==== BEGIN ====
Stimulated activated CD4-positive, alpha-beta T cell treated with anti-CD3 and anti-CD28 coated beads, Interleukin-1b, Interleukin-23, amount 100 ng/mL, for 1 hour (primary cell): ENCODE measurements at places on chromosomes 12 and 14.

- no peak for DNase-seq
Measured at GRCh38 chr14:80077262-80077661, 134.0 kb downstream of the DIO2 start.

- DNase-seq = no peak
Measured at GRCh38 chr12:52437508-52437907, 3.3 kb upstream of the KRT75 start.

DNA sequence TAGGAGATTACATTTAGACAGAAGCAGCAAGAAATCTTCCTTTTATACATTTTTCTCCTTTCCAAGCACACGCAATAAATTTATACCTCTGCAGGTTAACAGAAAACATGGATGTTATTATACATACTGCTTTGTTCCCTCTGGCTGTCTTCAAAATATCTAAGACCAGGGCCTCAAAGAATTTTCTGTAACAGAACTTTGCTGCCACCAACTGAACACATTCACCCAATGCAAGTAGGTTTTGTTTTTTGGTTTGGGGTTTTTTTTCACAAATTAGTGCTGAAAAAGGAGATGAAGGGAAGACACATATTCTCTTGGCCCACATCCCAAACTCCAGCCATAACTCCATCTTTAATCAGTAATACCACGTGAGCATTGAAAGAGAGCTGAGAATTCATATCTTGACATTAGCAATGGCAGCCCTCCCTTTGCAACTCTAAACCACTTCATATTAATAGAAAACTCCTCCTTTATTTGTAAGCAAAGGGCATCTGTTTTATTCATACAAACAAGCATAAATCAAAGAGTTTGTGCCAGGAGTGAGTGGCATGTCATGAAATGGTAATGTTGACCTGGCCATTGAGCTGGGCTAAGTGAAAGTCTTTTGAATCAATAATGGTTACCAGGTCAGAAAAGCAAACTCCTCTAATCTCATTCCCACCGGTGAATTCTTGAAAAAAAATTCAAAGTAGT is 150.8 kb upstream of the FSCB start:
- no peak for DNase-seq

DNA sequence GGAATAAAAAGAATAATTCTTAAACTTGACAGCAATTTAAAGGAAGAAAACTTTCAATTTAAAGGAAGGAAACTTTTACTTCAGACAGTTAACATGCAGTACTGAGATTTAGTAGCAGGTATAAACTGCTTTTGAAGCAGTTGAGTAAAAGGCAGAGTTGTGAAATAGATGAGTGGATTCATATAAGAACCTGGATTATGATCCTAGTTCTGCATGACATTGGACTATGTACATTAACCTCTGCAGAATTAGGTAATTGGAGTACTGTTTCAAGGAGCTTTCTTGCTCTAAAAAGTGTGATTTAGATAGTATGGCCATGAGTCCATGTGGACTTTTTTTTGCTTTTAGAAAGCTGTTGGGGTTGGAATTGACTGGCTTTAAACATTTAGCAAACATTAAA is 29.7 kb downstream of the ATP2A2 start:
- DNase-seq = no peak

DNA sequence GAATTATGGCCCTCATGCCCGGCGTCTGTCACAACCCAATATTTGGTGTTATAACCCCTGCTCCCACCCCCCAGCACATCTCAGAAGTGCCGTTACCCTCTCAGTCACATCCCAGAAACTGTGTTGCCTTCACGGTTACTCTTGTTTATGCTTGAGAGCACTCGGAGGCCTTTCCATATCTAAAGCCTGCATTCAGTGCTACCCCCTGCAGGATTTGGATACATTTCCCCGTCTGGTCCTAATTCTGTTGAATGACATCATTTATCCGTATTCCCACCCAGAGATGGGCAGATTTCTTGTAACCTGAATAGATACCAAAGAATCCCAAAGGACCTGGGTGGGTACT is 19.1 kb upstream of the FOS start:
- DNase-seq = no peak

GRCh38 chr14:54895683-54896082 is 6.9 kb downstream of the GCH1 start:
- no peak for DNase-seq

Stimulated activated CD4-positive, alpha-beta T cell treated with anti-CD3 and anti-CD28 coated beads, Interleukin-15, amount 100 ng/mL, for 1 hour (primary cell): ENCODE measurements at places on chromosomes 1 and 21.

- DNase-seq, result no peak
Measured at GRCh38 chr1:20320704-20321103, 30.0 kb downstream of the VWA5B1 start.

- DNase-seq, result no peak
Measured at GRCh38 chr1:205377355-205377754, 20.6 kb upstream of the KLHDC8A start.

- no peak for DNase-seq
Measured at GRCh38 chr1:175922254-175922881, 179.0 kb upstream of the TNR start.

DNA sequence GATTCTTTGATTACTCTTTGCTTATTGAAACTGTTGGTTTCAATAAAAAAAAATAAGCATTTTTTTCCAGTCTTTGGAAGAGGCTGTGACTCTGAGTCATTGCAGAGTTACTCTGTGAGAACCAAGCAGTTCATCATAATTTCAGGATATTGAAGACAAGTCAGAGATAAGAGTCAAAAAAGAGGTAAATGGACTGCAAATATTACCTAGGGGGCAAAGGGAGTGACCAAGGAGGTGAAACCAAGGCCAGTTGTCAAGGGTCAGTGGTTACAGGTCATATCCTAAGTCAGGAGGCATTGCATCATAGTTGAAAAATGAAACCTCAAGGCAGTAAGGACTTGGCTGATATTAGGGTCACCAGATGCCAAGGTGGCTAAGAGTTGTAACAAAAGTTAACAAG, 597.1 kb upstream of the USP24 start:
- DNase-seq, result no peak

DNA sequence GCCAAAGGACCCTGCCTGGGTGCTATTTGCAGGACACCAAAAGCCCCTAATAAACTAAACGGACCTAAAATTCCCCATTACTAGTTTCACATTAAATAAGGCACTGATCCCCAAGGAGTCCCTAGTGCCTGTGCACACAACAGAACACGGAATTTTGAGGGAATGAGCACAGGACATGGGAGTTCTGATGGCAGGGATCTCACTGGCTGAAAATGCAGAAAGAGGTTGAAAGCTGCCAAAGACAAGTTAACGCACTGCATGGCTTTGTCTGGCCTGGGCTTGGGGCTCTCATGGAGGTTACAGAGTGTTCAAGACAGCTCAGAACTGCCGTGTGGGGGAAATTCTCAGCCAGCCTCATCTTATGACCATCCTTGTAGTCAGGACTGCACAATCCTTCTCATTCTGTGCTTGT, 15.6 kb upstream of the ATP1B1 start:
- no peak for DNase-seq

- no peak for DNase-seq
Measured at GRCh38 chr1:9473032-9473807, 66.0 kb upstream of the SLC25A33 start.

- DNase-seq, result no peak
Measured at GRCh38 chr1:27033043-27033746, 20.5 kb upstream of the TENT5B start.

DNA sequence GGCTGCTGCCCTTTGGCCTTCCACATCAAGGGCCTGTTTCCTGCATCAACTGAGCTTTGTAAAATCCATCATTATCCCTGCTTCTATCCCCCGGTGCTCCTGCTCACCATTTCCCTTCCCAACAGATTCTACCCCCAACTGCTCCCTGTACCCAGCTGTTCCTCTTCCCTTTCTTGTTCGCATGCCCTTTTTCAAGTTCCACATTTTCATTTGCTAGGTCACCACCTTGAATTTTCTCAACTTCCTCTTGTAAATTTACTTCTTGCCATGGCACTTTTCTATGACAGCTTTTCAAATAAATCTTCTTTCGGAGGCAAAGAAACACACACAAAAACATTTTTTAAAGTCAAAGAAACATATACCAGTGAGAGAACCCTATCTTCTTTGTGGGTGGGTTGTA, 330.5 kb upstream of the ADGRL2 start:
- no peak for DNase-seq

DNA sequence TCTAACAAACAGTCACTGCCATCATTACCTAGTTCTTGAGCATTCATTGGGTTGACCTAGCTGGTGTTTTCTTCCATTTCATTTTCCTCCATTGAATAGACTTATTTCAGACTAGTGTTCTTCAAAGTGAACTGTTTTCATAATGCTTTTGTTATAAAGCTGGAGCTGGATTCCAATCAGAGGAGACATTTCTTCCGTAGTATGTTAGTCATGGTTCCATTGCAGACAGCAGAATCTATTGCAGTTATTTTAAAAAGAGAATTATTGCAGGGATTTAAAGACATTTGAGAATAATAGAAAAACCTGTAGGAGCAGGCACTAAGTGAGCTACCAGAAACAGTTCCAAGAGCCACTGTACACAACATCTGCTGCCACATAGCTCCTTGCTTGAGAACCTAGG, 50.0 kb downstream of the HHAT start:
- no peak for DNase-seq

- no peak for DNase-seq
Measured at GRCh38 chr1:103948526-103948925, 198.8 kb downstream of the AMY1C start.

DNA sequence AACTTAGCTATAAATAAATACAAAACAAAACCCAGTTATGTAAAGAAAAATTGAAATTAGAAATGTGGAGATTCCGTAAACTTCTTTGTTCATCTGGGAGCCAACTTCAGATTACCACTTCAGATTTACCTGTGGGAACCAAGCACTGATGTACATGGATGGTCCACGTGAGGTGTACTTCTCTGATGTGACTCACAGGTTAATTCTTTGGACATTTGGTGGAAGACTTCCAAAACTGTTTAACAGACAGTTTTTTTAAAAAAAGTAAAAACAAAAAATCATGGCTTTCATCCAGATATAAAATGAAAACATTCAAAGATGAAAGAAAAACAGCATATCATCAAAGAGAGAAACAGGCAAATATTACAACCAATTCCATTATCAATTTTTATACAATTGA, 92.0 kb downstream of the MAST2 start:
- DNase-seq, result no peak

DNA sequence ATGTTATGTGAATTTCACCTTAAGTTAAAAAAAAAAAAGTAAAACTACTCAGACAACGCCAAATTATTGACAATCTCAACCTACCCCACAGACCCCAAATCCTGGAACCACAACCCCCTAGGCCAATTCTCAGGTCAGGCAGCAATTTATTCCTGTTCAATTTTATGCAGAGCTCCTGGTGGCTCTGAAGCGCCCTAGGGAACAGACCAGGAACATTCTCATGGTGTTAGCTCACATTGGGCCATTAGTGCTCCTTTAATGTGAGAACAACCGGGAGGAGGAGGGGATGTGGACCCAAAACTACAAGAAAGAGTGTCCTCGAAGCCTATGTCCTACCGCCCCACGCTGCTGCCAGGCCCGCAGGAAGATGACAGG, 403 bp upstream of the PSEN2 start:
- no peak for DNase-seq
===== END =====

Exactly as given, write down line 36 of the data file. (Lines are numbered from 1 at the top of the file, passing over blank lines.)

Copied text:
- DNase-seq, result no peak